Intel Corp. has replaced chief executive Bob Swan with VMware, Inc. boss Pat Gelsinger in a surprise change. Intel's share price is expected to open Thursday up 0.08% at $57.00 on the Nasdaq. The issue rose by more than 7% after the announcement. The stock closed at $56.95 a share Wednesday.

"This is incredibly important strategically to what Intel is looking to accomplish and be defined more as a technology innovator and operator," executives at wealth management company Bahnsen Group LLC said.

The chipmaker said the move was part of a strategy to get back to its technology roots. Intel is expected to release its fourth quarter earnings next week and will offer more updates on its leadership change and future direction.

Hedge fund Third Point LLC said last year Intel's problems might undermine the U.S. technology industry and encourage it to "consider alternatives" including selling some subsidiaries and splitting its design and manufacturing operations, according to The Wall Street Journal.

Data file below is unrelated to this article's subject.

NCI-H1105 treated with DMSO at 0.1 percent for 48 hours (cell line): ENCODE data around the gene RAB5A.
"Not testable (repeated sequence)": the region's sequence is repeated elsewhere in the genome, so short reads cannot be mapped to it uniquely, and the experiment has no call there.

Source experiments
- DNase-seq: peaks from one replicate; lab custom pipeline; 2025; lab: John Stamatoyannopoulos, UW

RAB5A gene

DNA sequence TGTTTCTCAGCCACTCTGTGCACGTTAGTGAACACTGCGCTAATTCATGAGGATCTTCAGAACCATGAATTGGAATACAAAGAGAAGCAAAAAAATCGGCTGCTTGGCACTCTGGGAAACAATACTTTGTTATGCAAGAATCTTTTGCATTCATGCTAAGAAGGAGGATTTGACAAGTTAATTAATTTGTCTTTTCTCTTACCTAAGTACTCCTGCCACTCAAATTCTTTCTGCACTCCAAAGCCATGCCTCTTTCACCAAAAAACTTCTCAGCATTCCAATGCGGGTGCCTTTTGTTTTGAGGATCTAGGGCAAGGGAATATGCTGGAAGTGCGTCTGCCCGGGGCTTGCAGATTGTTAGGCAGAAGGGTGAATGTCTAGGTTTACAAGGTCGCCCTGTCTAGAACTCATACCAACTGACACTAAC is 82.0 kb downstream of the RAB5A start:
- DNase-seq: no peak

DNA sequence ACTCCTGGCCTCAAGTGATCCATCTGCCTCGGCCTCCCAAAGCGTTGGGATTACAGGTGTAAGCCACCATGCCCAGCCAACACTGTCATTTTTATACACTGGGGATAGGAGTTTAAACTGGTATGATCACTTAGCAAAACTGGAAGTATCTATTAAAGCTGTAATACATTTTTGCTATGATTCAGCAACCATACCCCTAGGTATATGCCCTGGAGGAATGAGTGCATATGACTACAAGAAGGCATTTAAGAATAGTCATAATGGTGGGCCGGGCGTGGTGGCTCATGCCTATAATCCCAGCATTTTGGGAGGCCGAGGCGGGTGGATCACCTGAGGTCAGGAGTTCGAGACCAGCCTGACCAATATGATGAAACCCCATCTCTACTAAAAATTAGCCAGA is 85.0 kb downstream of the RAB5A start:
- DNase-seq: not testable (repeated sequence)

Intel said late Wednesday Gelsinger would take over Feb. 15. Gelsinger was previously Intel's chief technology officer before working for VMware. Swan became Intel's chief executive in 2019 after working as its chief financial officer from 2016.

Intel chairperson Omar Ishrak said the decision to go with Gelsinger was made after "careful consideration." He said the company thought it was the right time to make a change in this "critical period of transformation."

Intel has faced several recent setbacks such as share-price losses and technology missteps. Last year, the company lost its title as America's most valuable semiconductor company after it was overtaken by competitor Nvidia Corp.

Intel said it wanted to return to its engineering roots and become again the leading technology innovator in the semiconductor segment. Intel is willing to embrace third-party chipmakers rather than rely on its own facilities.

Intel's products currently lag behind in terms of advancements when compared with products released by competitors. It has been left behind by chip manufacturers such as Taiwan Semiconductor Manufacturing Co. and South Korea's Samsung Electronics Co. in terms of developing the most cutting-edge microchips.